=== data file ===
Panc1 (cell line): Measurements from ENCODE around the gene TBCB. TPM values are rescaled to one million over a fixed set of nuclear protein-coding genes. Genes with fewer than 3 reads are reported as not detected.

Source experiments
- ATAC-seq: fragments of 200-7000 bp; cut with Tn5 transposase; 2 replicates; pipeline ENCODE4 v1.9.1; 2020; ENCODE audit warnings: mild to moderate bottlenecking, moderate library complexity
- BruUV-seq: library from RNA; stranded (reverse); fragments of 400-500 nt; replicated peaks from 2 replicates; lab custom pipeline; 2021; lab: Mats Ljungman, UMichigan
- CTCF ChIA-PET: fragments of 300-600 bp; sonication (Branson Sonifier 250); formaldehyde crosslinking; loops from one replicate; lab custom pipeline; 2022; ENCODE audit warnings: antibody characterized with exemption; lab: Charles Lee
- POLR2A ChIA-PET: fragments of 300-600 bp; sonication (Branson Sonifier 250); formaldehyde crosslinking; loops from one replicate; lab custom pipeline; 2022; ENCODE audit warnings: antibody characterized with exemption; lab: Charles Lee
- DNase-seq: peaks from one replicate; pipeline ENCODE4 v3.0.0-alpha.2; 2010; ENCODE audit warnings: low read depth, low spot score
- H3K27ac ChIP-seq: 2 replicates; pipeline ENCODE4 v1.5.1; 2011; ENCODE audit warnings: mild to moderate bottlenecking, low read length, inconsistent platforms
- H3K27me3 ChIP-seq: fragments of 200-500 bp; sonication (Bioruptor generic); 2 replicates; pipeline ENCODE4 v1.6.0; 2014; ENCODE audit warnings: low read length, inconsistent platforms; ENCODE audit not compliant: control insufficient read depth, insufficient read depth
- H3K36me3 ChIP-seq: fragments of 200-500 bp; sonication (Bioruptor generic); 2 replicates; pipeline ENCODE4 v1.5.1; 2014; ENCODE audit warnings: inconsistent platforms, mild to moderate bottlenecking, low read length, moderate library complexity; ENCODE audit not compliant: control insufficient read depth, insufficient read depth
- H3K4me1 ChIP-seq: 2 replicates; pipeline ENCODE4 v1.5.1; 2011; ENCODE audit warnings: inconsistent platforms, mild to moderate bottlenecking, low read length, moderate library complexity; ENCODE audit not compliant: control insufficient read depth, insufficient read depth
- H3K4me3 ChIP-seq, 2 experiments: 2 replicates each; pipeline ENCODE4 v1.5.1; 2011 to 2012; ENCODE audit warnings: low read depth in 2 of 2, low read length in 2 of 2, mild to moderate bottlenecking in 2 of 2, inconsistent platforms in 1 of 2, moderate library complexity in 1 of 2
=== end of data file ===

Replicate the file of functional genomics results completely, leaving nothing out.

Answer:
Panc1 (cell line): Measurements from ENCODE around the gene TBCB. TPM values are rescaled to one million over a fixed set of nuclear protein-coding genes. Genes with fewer than 3 reads are reported as not detected.

Source experiments
- ATAC-seq: fragments of 200-7000 bp; cut with Tn5 transposase; 2 replicates; pipeline ENCODE4 v1.9.1; 2020; ENCODE audit warnings: mild to moderate bottlenecking, moderate library complexity
- BruUV-seq: library from RNA; stranded (reverse); fragments of 400-500 nt; replicated peaks from 2 replicates; lab custom pipeline; 2021; lab: Mats Ljungman, UMichigan
- CTCF ChIA-PET: fragments of 300-600 bp; sonication (Branson Sonifier 250); formaldehyde crosslinking; loops from one replicate; lab custom pipeline; 2022; ENCODE audit warnings: antibody characterized with exemption; lab: Charles Lee
- POLR2A ChIA-PET: fragments of 300-600 bp; sonication (Branson Sonifier 250); formaldehyde crosslinking; loops from one replicate; lab custom pipeline; 2022; ENCODE audit warnings: antibody characterized with exemption; lab: Charles Lee
- DNase-seq: peaks from one replicate; pipeline ENCODE4 v3.0.0-alpha.2; 2010; ENCODE audit warnings: low read depth, low spot score
- H3K27ac ChIP-seq: 2 replicates; pipeline ENCODE4 v1.5.1; 2011; ENCODE audit warnings: mild to moderate bottlenecking, low read length, inconsistent platforms
- H3K27me3 ChIP-seq: fragments of 200-500 bp; sonication (Bioruptor generic); 2 replicates; pipeline ENCODE4 v1.6.0; 2014; ENCODE audit warnings: low read length, inconsistent platforms; ENCODE audit not compliant: control insufficient read depth, insufficient read depth
- H3K36me3 ChIP-seq: fragments of 200-500 bp; sonication (Bioruptor generic); 2 replicates; pipeline ENCODE4 v1.5.1; 2014; ENCODE audit warnings: inconsistent platforms, mild to moderate bottlenecking, low read length, moderate library complexity; ENCODE audit not compliant: control insufficient read depth, insufficient read depth
- H3K4me1 ChIP-seq: 2 replicates; pipeline ENCODE4 v1.5.1; 2011; ENCODE audit warnings: inconsistent platforms, mild to moderate bottlenecking, low read length, moderate library complexity; ENCODE audit not compliant: control insufficient read depth, insufficient read depth
- H3K4me3 ChIP-seq, 2 experiments: 2 replicates each; pipeline ENCODE4 v1.5.1; 2011 to 2012; ENCODE audit warnings: low read depth in 2 of 2, low read length in 2 of 2, mild to moderate bottlenecking in 2 of 2, inconsistent platforms in 1 of 2, moderate library complexity in 1 of 2